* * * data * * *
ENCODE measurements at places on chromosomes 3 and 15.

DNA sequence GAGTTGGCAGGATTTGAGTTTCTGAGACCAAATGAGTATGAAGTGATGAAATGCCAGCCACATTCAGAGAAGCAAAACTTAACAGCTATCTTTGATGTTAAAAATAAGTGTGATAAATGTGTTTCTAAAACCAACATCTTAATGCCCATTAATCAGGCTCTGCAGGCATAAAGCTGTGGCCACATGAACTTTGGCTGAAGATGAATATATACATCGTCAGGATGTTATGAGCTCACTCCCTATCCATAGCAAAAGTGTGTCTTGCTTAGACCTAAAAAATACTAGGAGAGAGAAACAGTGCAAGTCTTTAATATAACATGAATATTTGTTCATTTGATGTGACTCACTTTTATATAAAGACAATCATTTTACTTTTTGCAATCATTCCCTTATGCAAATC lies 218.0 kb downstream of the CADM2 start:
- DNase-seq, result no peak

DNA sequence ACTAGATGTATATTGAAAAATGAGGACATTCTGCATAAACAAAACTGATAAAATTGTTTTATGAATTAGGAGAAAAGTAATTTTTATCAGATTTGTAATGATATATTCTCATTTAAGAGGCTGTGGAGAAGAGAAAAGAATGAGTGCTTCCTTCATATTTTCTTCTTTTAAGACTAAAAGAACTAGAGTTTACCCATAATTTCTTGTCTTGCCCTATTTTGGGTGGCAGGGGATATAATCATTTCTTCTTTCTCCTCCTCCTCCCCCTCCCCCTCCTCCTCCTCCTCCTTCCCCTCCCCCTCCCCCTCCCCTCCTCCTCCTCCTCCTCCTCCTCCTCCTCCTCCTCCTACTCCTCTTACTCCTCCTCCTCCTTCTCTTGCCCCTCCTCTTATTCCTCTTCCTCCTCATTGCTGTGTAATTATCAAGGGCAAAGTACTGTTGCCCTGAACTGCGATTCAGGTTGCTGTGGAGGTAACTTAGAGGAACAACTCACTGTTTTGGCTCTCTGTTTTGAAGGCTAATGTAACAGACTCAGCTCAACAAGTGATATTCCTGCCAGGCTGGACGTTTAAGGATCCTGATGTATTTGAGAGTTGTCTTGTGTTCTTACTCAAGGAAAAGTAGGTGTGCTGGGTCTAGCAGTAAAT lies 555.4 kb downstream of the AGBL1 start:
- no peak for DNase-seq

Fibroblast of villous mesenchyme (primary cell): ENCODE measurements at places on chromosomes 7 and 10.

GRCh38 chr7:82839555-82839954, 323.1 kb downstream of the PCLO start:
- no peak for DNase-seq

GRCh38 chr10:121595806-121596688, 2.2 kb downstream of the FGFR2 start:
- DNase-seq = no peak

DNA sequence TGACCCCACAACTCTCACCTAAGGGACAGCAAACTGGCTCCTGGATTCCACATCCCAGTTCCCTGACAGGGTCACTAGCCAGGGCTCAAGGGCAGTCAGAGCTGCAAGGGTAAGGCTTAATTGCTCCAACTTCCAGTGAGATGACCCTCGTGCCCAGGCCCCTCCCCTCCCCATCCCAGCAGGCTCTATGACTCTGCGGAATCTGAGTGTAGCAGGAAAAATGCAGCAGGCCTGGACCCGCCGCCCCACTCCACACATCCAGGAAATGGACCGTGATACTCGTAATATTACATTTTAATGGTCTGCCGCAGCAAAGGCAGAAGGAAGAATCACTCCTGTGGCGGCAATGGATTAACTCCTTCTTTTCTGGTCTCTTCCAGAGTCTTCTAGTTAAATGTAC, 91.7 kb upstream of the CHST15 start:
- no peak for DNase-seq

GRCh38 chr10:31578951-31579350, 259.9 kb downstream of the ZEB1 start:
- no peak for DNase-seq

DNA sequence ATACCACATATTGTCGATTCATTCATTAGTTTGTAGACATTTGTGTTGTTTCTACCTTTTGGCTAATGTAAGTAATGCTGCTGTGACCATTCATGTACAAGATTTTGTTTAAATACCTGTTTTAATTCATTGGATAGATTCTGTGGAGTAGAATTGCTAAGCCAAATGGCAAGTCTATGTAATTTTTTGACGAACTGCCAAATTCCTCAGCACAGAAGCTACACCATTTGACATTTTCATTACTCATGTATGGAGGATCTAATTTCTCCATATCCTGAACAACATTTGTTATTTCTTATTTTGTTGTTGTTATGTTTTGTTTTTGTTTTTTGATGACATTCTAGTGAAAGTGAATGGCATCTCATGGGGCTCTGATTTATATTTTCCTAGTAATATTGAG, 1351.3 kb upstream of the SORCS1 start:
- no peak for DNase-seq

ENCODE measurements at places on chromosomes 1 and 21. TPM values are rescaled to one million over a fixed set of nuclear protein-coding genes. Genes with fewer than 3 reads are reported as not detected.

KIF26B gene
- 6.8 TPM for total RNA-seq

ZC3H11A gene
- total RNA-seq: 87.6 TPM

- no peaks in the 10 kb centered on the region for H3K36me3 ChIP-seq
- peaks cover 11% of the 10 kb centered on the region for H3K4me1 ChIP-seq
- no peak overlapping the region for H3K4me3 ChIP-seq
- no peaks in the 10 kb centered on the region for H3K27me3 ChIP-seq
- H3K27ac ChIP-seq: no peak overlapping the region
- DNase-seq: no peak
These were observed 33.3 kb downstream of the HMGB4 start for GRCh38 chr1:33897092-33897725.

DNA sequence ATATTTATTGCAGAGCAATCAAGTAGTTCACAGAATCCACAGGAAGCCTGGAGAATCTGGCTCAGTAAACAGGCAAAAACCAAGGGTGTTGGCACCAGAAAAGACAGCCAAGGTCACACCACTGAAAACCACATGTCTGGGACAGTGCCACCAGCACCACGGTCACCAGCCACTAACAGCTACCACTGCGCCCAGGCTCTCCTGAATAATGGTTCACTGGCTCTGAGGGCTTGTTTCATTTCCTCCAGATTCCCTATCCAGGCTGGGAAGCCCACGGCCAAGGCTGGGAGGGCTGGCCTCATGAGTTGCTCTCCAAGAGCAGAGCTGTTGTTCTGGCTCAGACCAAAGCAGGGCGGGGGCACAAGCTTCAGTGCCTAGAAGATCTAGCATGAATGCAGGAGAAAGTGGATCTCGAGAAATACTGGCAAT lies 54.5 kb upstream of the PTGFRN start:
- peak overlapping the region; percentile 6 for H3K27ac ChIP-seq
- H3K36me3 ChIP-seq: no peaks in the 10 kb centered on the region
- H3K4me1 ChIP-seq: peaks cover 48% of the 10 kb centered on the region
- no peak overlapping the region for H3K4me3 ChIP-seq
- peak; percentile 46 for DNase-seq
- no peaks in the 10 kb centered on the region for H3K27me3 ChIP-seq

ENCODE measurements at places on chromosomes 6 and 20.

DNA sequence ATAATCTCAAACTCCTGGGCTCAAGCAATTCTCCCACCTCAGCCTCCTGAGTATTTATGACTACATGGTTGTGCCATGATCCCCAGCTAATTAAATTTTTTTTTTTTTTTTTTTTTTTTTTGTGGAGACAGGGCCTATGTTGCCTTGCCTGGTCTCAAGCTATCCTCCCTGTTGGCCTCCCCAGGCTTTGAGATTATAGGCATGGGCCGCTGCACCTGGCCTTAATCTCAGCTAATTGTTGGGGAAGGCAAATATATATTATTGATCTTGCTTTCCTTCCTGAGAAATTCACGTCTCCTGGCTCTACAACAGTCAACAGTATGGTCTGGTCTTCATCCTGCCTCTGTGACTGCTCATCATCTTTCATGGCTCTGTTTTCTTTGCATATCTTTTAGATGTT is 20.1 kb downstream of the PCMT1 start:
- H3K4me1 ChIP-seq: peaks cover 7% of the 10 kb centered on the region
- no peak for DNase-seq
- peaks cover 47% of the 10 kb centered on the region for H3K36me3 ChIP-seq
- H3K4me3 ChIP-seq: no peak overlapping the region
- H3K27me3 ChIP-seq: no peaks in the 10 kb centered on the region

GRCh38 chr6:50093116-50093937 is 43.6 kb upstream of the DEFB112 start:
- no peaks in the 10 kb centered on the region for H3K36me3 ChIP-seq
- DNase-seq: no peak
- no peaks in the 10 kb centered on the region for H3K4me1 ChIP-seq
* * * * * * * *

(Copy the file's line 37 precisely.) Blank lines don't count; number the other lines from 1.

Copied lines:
DNA sequence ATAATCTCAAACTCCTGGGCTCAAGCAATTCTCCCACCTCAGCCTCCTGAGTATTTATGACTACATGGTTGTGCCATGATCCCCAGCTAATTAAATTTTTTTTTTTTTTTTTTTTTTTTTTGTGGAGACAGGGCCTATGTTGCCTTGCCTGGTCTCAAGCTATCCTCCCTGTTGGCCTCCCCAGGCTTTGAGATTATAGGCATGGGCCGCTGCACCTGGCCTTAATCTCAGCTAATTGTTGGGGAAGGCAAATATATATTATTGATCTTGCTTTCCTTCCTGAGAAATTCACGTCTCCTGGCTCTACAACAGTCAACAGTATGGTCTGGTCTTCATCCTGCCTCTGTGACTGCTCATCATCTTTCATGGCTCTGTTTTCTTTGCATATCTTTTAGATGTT is 20.1 kb downstream of the PCMT1 start: